Thursday, 26 May 2011

Drinking Horseradish with God

About one hundred kilometres south of Berlin is a cute, little village called Lübbenau. It's the sort of place that old people go to on coaches for the day, walk around for ten minutes before realising that ten minutes is all they really needed, and then spend the rest of the day in the pub forgetting that there's no toilet on the coach for the two hour journey home.

Lübbenau has some peculiar obsessions. For a start it has a cucumber museum. I don't think I've ever seen a statement that has demanded the question 'Why?' as much as that one. It also has several shops claiming to sell eighteen types of mustard and ten types of horseradish. And they're not talking about Dijon or anything as mundane as that either. No, here you can buy, for reasons known only to its manufacturers, raspberry mustard. Hang on, maybe that one requires a 'Why?' even more.

Now I could have sampled some fruit-flavoured mustard for my International Eat Something Daft challenge but I'm already doing fairly well in Germany on that front. In Berlin I had Sülze, which is cubed pork snouts in a red sauce but looked like the stuff that oozes out of the stomach of a roadkill cat. Then I had sucuk, a nicely spiced Turkish sausage, which was really quite yummy. And then today I had something that I'm still unsure of until I google it later. The menu said Grützpinkel, a brand new German word to me. I was especially attracted to the final two syllables because in my childhood home, and in no other house in the world, the male member was known as a 'pinkle'. Perhaps my dad had imported the word subconsciously from a German holiday. Or perhaps he'd been a Nazi spy during the war. That's unlikely given that he wasn't born until 1939. I know they recruited 'em young but informant toddlers can't be up to much. Sorry, I'm waffling.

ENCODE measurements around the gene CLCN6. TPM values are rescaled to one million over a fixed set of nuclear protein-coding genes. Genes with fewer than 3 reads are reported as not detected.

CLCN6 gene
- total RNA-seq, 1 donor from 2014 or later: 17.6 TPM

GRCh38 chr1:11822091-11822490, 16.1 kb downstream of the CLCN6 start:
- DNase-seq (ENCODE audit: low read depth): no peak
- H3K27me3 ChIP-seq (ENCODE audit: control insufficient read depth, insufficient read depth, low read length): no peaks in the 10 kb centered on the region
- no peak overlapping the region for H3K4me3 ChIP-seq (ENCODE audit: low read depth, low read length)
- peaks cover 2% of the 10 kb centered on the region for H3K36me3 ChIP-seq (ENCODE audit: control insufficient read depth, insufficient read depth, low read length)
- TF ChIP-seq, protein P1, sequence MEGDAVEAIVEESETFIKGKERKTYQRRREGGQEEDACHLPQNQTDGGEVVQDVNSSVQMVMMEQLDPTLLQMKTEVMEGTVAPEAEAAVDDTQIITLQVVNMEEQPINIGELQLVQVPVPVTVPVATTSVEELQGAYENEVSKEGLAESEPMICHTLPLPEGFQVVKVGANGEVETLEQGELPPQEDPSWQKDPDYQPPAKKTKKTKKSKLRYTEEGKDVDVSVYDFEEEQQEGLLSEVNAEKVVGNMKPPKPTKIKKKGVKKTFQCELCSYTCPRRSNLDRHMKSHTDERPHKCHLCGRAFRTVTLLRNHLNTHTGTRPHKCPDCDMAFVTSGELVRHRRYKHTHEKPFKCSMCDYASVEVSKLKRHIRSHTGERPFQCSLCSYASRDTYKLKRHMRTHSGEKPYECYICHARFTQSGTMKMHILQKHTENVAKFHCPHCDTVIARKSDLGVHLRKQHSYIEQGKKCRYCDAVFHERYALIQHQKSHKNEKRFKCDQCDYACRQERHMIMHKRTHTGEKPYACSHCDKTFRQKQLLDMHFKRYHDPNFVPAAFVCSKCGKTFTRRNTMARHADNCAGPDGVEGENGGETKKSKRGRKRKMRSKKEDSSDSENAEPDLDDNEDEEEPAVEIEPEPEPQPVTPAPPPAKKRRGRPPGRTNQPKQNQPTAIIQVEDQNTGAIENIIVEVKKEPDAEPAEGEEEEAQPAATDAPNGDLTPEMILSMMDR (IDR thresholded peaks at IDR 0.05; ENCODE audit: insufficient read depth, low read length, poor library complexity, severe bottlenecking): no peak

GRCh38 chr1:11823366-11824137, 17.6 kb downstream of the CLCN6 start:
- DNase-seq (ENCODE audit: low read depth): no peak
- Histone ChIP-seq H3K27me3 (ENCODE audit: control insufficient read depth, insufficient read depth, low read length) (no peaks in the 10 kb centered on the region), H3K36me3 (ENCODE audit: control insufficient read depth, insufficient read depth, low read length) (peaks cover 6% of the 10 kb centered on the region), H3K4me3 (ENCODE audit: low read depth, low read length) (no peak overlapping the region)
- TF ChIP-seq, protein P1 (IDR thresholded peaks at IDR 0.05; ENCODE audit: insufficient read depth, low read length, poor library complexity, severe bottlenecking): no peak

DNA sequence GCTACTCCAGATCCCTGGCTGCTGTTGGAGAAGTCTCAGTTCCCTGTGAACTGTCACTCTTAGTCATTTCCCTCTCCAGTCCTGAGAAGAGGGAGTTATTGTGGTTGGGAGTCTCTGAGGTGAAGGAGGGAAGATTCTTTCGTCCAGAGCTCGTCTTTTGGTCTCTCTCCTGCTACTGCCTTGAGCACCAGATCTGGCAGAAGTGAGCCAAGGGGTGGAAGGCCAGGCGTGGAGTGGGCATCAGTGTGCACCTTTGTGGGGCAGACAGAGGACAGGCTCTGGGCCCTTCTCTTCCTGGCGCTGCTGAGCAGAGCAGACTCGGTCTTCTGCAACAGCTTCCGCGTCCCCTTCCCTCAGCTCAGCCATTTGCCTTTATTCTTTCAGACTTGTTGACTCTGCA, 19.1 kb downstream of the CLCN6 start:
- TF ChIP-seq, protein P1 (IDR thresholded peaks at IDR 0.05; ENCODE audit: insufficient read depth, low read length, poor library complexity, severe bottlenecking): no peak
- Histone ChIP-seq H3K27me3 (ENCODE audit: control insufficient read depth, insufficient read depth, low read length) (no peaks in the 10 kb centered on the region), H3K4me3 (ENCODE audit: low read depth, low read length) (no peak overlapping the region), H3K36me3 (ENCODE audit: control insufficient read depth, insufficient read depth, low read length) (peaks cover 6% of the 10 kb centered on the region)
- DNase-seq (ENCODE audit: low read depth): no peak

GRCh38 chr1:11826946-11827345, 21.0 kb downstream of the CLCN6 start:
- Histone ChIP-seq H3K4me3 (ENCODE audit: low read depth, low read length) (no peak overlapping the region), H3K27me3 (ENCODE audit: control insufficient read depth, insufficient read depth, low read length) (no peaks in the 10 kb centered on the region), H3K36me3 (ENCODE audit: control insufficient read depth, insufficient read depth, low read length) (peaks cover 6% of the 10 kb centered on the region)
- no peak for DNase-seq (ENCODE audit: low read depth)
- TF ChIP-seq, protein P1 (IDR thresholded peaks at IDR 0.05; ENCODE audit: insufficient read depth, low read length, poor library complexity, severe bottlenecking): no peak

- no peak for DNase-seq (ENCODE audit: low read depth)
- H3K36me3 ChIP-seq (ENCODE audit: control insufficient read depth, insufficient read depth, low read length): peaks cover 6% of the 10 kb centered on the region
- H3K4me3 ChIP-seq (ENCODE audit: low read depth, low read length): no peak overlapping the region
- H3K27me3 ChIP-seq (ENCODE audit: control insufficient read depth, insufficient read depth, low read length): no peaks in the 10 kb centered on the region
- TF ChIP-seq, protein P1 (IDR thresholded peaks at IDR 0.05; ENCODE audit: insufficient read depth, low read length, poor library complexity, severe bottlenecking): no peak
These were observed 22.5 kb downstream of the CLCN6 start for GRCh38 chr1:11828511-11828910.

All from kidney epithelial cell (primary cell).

So I asked the waitress in German what a Grützpinkel is and, beaming slightly mentally, she replied, "It's a Grütz sausage, of course!" with a tone that implied only a knob doesn't know that and now don't you go asking me what a Grütz is, you big bell end. So I didn't. Minutes later they arrived, two great, fat, grey wangers, on a bed of spuds and sauerkraut. I tucked in. Well, I tried to tuck in. My fork bounced off the first sausage's protective sheath. When I finally penetrated its rubbery outer, the innards spilled out revealing the contents of a baby's nappy. But it tasted alright, a bit black puddingy, but gooier. I've never written the words 'puddingy' or 'gooier' before. Neither looks quite right. Anyway I quickly polished off the phalluses. The discarded, inedible sausage skins, covered as they were in brown gunk, looked dangerously like something you might find on the floor of a homosexual porn set. That's an image that might stay with you for a while. If so, I'm sorry about that. Anyway, I finished up, paid my bill and scored me a photo of God. OK, let me explain.

Cor, just look at the size of my pinkel!

The Lovely Nina's challenge for Germany involved photographing God, or at least someone who looked like Him, on account of Germany's beautifully atheistic mindset, just to prove that He might actually still be here. For ten days cycling through the country, Jehovah hadn't crossed my path but then I found Him in Lübbenau. I put the camera away satisfied with a task well done and then, in the space of a minute, saw three even better Gods just walking around the place like then owned it. Well, if one of them really was God then maybe He did. Without the camera ready for action, their presences had to go unrecorded. You'll just have to make do with the shit God I actually managed to capture. Now I look at it again I think I may have just photo'ed Captain Birdseye.

God, earlier today

After the cooked pinkles and the encounter with a pantheon of Gods I decided to go for a beer and, just as I was leaving the place and about to pay, I saw that the bar had taken their horseradish obsession off into a much more agreeable direction. They were selling small bottles of horseradish schnapps. Obviously, I bought one and, I have to say, it's freakin' magnificent. Imagine drinking a chilled shot of vodka and then being smacked in the face with a fistful of horseradish. That's what it's like. In a good way. If anyone out there is in the alcoholic beverage import-export trade, please come here and buy it up. It's got Saturday night in Macclesfield written all over it, especially the being hit in the face bit.

So, in short, Lübbenau is a bit mad. Let's hope it continues. What will I find in the next village tomorrow as I keep heading southwards through Germany? A brussel sprout activity centre, cakes shaped like vaginas, bottles of pickled onion wine? Who knows? But it sounds like my kind of town.

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